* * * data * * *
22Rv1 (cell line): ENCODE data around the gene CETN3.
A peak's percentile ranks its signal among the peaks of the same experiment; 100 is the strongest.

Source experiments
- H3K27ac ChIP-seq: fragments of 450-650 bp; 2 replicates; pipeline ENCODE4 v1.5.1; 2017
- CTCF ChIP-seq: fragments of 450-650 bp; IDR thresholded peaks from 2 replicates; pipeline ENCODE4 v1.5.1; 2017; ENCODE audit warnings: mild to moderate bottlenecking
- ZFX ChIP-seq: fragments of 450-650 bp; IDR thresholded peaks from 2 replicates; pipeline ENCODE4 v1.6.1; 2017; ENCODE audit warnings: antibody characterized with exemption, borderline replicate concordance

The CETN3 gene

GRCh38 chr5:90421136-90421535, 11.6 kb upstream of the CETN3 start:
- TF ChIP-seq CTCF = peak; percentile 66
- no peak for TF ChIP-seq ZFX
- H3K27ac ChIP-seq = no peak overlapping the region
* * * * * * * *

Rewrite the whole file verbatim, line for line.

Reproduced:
22Rv1 (cell line): ENCODE data around the gene CETN3.
A peak's percentile ranks its signal among the peaks of the same experiment; 100 is the strongest.

Source experiments
- H3K27ac ChIP-seq: fragments of 450-650 bp; 2 replicates; pipeline ENCODE4 v1.5.1; 2017
- CTCF ChIP-seq: fragments of 450-650 bp; IDR thresholded peaks from 2 replicates; pipeline ENCODE4 v1.5.1; 2017; ENCODE audit warnings: mild to moderate bottlenecking
- ZFX ChIP-seq: fragments of 450-650 bp; IDR thresholded peaks from 2 replicates; pipeline ENCODE4 v1.6.1; 2017; ENCODE audit warnings: antibody characterized with exemption, borderline replicate concordance

The CETN3 gene

GRCh38 chr5:90421136-90421535, 11.6 kb upstream of the CETN3 start:
- TF ChIP-seq CTCF = peak; percentile 66
- no peak for TF ChIP-seq ZFX
- H3K27ac ChIP-seq = no peak overlapping the region